Sailboat and Tanker Collide Enroute to Cuba

There are few happy endings when sailboats encounter tankers close range.  The day after we arrived in Hemingway Marina, a 30′-ish Hunter Cherabini sailboat came in missing a big chunk of his bow, his roller furling bent and dangling.  Amazingly, the mast was still standing.1603_DCubaDay62016_002

In talking with the young man, we learned he was a Russian singlehander who just bought the boat on the US East Coast. Sailing to Cuba from the Keys, like us, he encountered several ships/tankers and spent the night avoiding a collision.  His own story:   just before dawn, he fell asleep at the helm and in a haze waking up mistakenly thought he was looking at an oil platform.  By the time he realized it was a small tanker, it was too close to avoid.  Luckily he managed to turn so there was just a glancing blow to the bow and then he slid down the side of the boat.  The tanker never knew anything happened.


He’s SO lucky to be alive!  He’s lucky to be sailing an old bombproof Cherabini.


He limped into Marina Hemingway where David and other cruisers helped him get the roller furling down, access the damage and come up with an action plan.


There’s a boatyard at Hemingway Marina, but they wanted more money than the young man had, so he went to plan B looking for freelancers skilled in boat repair.  When we left, they just started grinding on what was left of his bow, the first steps in repair.  He had located a used roller furling section to replace the one that was bent.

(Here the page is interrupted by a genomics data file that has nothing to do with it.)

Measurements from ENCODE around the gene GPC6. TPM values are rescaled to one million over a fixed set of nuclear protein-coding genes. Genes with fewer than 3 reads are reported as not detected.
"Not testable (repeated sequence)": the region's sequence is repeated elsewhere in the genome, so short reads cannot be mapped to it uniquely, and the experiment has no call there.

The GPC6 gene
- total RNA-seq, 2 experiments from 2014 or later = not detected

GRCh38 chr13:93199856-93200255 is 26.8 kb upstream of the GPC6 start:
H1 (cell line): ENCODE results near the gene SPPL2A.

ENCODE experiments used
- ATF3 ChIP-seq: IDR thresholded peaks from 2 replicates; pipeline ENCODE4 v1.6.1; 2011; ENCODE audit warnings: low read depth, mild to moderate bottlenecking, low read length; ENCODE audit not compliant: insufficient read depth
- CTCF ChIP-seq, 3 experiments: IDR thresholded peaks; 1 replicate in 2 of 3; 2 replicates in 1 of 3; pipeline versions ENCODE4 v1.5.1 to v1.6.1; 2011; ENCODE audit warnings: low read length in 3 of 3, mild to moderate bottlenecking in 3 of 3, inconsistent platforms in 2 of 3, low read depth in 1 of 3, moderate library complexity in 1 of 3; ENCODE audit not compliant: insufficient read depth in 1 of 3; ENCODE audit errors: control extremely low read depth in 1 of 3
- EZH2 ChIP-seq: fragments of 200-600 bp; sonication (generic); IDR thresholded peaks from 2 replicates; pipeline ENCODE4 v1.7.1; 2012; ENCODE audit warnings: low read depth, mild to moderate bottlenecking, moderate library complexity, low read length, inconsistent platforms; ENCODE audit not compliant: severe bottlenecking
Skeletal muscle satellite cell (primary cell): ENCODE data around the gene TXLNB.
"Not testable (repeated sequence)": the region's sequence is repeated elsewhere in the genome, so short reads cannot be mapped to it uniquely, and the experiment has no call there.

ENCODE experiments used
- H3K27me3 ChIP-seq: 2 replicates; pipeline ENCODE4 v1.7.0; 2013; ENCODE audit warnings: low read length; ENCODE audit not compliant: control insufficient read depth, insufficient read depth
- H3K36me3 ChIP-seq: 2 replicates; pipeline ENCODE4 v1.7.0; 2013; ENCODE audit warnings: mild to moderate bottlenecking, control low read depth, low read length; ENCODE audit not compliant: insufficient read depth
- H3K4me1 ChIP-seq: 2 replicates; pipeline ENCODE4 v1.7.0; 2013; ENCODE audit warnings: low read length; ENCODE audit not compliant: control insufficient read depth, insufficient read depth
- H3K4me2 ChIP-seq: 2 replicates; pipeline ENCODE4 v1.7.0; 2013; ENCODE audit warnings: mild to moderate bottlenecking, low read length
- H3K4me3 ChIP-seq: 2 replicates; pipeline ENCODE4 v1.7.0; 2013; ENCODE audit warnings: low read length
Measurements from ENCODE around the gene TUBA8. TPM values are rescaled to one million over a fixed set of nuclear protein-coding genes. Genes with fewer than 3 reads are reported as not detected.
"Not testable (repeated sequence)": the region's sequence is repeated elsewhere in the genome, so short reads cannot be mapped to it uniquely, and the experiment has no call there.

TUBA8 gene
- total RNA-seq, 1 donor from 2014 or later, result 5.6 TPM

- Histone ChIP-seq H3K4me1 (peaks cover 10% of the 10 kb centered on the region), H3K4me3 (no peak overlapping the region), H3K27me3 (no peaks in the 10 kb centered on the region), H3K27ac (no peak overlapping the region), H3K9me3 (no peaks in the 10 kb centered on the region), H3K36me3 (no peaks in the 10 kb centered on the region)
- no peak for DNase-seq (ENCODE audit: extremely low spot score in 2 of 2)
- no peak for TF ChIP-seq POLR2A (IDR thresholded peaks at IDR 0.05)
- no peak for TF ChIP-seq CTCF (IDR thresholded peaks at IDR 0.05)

Hopefully all is now put back together and he can keep on sailing – his dream.



  1. Captpage says:

    Hello Cruiser World…As a licensed Captain with STCW, over the years I have found many freighters mostly non-US are not manned properly or with look-outs and found no one on the bridge – maybe down getting coffee, potty, or just gone. Running tugs, research, and other craft, I have many close calls and I swear some even tried to run me down.
    Rule for cruiser #1 do not sail or motor at night; you are a setting duck for problems and lets not rule out pirates…(Pirates – police or military dressed as pirates making extra money) The route between Cuba and Key West has very many vessels traveling east to west and west the east…I would guess that a large vessel is seen every 30 minutes.

    • Hi Capt Page — I’d prefer not to travel at night, but it’s hard not to travel at night when you live on a sailboat that goes 5 knots and the sail to Havana is 100 miles +/-. So while the advice not to travel at night is sound, it’s not practical. Cheers!

    • Admiral V says:

      It’s all well and good to say don’t travel at night but if you need to get into a port during daylight, many times you need to sail at night to arrive before 5 or 6pm. In addition there are many voyages…like Aruba to Grand Cayman or Cayman to Cuba (both of which we did) that require several nights of sailing. The lesson is to always either have someone on lookout or if you are a single handed sailor, set up an alarm system…most GPS/Plotters have the ability to do this.

  2. Tami Breeden says:

    This was aboit our sweet friend. He is a jewel. We are so glad that the fates love him too. Thanks to all.

  3. When I saw this headline in my mailbox, I was a tad nervous as friends of ours left for Cuba a week ago. They’re experienced sailors and had a buddy boat, but you never know. That is one lucky guy!

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